The Lambton Worm

Ray Spencer and Graham Thompson

The Customs House

The Customs House, South Shields

From 28 November 2017 to 06 January 2018

Review by Peter Lathan

A totally new pantomime story, that’s what the Customs House has come up with this year. That’s not something that happens very often—and, to be honest, when it does it usually doesn’t work very well. I’m still not convinced by Beauty and the Beast, but we’ll see what the Customs House does with it next year, for yes, the venue has just announced it as next year’s panto.

The Lambton Worm is an old Wearside legend which was made into a song 175 years ago and the Customs House’s Ray Spencer decided to celebrate this anniversary by creating the very first panto based on it.

It has to be said that it doesn’t always stick closely to the original story. Or, to be more honest, it very rarely sticks closely to the original story. But this is panto and original stories are merely a hook onto which to hang the show. If you knew the original stories of, say, Sleeping Beauty or Babes in the Wood, your toes would curl in horror!

This is a proper panto. When Ray Spencer’s Dame Bella Ballcock walks on stage and shouts, “Eeeeee!” and follows it with, “let’s all have a good E(eeee) together!” and the audience does, you know you’re in familiar pantoland country.

The doubles entendres follow thick and fast. “My name’s Bella Ballcock,” she says. “I don’t like ‘Ball’ but I do like…” (Pause for effect, a pause filled with howls of laughter from all the mams and dads in the audience—and, I suspect, a few older children as well) “…Bella.” And more laughter!

The tone of the evening has been set and the laughs come tumbling one after the other—one-liners, puns, doubles entendres, sight gags, slapstick, comic songs ("Cocktails for Two" is an absolute joy), the lot! Many of them are telegraphed, which in normal life would kill them but in pantoland—or at least in Customs House pantoland—it makes them even funnier.

We see a tarpaulin laid on the stage and we know the slosh scene is coming. And they don’t come much sloshier than those at the Customs House. You just know that the participants will be continually slipping and falling down all over the place—rather more, I suspect, than was rehearsed...

A group of the principals turn up in outlandish (this year it’s superhero) costumes (guess who Spencer is), stand in a line facing the audience and sing a song, and you know, you just know, that the take-off scene is about to happen and the kids get ready to make the most noise they’ve ever made in their lives. (And the adults do too.)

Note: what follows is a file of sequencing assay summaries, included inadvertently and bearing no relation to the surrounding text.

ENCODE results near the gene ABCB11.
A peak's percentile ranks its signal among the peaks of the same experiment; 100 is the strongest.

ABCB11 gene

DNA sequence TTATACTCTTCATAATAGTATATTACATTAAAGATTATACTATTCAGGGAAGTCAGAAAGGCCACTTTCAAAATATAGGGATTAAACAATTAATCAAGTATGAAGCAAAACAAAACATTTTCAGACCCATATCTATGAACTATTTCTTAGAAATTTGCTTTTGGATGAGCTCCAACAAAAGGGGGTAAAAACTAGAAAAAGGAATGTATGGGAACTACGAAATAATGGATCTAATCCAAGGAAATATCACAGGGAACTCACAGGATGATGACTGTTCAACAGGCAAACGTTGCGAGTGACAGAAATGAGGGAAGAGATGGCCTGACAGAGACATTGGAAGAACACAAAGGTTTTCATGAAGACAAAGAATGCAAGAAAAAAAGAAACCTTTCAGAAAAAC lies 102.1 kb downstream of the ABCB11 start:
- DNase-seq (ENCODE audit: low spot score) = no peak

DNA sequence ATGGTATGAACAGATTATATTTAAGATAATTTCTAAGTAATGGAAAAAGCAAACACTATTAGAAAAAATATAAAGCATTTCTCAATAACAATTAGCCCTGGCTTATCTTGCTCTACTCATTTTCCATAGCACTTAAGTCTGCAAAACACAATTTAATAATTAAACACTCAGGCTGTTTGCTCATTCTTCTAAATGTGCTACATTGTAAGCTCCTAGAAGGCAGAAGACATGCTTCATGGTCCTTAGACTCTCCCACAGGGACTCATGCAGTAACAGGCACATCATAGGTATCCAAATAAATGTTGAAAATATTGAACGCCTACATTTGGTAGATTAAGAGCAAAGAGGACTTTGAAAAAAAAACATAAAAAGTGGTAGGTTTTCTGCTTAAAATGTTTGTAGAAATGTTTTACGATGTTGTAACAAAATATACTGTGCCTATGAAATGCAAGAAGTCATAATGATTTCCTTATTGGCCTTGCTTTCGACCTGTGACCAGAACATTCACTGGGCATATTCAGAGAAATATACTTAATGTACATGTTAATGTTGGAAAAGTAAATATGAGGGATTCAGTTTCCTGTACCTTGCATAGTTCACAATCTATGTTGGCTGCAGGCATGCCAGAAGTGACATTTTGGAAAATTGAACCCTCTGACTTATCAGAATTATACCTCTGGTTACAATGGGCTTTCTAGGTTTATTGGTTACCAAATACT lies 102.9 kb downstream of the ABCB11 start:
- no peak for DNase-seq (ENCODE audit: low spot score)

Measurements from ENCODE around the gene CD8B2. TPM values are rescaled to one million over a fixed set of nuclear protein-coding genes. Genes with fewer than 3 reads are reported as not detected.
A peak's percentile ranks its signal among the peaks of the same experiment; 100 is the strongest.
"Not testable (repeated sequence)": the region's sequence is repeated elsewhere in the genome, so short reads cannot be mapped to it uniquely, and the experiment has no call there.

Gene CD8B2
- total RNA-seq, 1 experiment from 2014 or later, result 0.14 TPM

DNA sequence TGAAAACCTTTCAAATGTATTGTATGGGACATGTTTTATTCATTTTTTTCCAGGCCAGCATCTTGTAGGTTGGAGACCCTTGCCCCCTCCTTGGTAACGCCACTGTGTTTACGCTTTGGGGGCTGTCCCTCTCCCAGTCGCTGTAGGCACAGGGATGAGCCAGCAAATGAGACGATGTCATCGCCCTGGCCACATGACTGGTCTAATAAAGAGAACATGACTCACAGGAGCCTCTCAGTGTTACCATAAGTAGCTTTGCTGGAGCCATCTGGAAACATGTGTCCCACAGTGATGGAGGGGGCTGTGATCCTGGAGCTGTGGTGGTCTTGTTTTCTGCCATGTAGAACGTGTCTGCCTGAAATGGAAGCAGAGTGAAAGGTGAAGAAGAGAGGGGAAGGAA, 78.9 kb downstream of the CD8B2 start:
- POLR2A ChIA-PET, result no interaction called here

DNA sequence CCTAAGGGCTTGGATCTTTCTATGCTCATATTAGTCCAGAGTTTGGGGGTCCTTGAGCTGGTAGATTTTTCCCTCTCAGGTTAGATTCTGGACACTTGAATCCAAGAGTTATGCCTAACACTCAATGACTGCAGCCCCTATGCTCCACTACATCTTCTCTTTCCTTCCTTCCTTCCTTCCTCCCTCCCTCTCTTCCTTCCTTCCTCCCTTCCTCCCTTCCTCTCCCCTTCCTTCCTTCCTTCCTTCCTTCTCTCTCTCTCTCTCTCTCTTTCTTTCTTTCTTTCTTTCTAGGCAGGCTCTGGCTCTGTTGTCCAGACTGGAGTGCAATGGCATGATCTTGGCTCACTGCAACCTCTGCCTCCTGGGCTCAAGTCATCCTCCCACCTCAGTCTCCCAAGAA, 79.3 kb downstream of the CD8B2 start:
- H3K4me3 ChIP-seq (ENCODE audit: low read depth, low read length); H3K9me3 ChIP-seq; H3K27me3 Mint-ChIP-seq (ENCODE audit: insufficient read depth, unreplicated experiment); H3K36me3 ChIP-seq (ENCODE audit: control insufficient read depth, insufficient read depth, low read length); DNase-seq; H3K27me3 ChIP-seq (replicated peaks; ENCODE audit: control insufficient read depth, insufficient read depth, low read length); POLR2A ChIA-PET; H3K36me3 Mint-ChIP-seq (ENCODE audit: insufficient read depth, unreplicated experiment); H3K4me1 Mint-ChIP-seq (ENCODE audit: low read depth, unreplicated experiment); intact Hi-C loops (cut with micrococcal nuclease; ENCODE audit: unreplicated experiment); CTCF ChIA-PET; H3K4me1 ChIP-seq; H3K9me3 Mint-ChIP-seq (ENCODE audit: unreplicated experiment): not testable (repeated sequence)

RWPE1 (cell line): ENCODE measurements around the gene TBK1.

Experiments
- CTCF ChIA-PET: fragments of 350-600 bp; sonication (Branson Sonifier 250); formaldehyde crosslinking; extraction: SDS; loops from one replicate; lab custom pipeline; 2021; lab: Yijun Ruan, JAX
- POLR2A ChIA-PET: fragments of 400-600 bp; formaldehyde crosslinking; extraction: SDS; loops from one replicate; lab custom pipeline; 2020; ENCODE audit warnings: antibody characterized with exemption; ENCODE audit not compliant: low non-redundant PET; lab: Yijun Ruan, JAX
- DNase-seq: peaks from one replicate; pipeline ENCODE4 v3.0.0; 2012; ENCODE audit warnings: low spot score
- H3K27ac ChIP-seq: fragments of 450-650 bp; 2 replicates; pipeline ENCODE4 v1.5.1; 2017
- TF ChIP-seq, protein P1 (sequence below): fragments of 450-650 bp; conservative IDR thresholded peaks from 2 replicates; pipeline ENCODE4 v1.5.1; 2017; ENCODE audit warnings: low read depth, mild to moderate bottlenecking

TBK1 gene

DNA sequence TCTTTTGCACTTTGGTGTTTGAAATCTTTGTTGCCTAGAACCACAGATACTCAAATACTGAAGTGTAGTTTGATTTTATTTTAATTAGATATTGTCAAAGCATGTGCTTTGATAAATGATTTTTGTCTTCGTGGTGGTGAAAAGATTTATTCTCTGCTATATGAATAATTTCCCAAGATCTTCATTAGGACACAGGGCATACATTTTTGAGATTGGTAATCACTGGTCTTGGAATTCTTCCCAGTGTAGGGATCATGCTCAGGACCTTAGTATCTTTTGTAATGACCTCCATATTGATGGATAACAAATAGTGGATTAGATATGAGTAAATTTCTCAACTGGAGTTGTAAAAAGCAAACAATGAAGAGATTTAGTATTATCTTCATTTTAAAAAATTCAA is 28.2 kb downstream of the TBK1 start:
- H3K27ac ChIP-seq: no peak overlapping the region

It’s a non-traditional panto story which has been turned into an unashamedly traditional panto of the kind the Customs House audiences love, audiences who turn up year after year, often in the same seats on the same night. It’s an important part of their Christmas and there is a definite family feel to the theatre during panto. The venue advertises itself as “Your Customs House” and that’s certainly how it feels at panto time.

Spencer, of course, has almost 40 years’ experience of playing in panto and it shows. But even he is not immune to making the odd mistake, which of course he amplifies to great comic effect, and the audience love it. I sometimes have a sneaking suspicion that these mistakes are not mistakes at all, but perhaps I have a suspicious mind…

The show’s Comic is David John Hopper who plays Dame Bella’s son Arbuthnot for the second year. The two have established a good working relationship, playing off each other and getting laugh after laugh.

There are, in fact, only two people in the panto who are in the original story. One is The Brave and Bold Sir John Lambton—did his parents really christen him The Brave and Bold?—who is played by swashbuckling Steven Lee Hamilton who returns to the role of Principal Boy after playing the villainous Fleshcreep in Jack and the Beanstalk last year, and the other is his father Lord Lambton, here called Lord Larry Lambton, played by Cal Halbert, one half of the Britain’s Got Talent favourite duo The Mimic Men, who makes hilarious use of his impressionist talents.

Eleanor Chaganis returns for a second year as Principal Girl, a North African princess called Aneesa whom Sir John meets on his travels. Of course they immediately fall in love, as is only proper for two good looking young people who have superb singing voices. After all, that’s what the Principal Boy and Girl are for!

Her father, the Sultan (Gareth Hunter, another Customs House panto regular), initially disapproves of the match but soon comes round and—Surprise! Surprise!—finds his love too at the end of the show. And he makes a magnificant Hulk. Or is it Sulk?

There are no Immortals, just two sisters who are very different. The good one is Susie the Soothsayer (who obviously has a little magic). Another regular, Natasha Haws of the beautiful singing voice, plays her as the sweet best friend type, and the baddie is Poison Pen, played by a newcomer to the panto Georgia Nicholson, who made her Customs House debut in the 2016 production The Dolly Mixtures. She proves herself to be beautifully evil—and evilly beautiful!

Finally there’s a skin part—a dog, Puddles (we all know why he’s called that—panto is never subtle!), played by Lewis Jobson. In the original story he was Sir John’s favourite hunting hound; here he’s a mutt given the power of speech by Soothsayer Susie.

As ever, the youngsters of the South Tyneside Dance Workshop under choreographer Jacqui West add their own charm and it’s all played out on incredible sets and in incredible costumes by Fox and Shriek whose imaginations have added so much to the Customs House panto for quite a few years now.

Oh yes, and a little bird tells me that Puddles and Arbuthnot are going off on an adventure in February. Now that should prove interesting…